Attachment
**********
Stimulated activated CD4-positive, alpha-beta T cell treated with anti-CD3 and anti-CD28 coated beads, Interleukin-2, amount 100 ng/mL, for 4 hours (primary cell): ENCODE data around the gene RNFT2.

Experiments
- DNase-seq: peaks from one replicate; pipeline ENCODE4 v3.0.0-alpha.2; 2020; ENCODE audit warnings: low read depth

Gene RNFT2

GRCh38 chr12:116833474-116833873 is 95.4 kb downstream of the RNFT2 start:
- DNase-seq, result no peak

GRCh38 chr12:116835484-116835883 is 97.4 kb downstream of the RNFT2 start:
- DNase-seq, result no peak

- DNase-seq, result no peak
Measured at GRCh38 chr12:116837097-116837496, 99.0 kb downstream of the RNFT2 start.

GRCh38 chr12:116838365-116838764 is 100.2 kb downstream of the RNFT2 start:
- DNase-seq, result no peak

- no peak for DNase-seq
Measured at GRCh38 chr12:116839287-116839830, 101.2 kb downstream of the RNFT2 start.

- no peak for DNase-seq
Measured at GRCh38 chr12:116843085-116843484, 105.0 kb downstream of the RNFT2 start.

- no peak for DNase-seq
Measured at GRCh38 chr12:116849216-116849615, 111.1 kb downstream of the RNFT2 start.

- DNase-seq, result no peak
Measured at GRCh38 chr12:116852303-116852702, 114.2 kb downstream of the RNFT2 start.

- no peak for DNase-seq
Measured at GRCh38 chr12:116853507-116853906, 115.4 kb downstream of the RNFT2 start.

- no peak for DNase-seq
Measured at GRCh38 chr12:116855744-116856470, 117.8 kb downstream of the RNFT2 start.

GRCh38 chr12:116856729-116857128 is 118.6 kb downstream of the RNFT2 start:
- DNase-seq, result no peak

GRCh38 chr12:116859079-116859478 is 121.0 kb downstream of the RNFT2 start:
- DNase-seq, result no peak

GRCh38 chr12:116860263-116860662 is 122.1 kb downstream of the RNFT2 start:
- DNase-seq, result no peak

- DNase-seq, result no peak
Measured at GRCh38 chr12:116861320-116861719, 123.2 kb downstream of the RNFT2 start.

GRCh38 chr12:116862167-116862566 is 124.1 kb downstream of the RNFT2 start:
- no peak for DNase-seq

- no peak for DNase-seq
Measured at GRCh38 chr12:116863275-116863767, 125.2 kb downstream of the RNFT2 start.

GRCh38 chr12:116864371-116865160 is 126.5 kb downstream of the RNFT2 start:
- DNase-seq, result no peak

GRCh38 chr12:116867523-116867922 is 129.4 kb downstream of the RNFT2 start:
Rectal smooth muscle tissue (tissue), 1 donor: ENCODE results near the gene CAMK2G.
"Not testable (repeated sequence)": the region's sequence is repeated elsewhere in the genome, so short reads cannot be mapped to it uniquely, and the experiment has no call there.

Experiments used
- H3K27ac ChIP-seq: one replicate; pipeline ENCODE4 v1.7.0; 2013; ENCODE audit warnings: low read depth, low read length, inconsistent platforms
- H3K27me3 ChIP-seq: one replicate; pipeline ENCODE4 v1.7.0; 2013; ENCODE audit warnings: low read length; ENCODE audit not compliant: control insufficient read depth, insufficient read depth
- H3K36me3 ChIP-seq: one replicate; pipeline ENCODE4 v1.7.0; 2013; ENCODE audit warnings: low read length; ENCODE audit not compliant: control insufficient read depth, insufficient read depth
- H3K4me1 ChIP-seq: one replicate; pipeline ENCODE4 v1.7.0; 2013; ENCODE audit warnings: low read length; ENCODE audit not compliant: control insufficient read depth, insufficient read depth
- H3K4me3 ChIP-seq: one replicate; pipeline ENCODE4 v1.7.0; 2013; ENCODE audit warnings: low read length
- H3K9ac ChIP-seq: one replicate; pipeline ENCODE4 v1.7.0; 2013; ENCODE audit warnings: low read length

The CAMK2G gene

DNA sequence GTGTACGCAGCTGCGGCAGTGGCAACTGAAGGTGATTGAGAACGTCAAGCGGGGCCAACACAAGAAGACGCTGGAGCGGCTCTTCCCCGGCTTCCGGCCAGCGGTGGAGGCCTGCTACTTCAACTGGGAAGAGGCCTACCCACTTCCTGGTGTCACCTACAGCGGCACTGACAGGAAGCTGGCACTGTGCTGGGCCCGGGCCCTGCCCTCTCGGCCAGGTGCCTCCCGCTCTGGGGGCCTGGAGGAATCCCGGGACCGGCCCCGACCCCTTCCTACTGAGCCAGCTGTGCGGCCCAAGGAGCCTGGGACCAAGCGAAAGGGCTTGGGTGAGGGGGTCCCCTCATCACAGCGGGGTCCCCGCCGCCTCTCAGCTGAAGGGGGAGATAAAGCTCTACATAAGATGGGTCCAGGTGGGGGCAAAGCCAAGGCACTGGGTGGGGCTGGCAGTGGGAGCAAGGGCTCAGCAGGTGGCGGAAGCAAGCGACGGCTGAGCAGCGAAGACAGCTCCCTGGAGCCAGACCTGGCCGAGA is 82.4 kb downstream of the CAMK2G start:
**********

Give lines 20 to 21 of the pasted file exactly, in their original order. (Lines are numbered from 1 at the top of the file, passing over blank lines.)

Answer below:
Measured at GRCh38 chr12:116852303-116852702, 114.2 kb downstream of the RNFT2 start.

- no peak for DNase-seq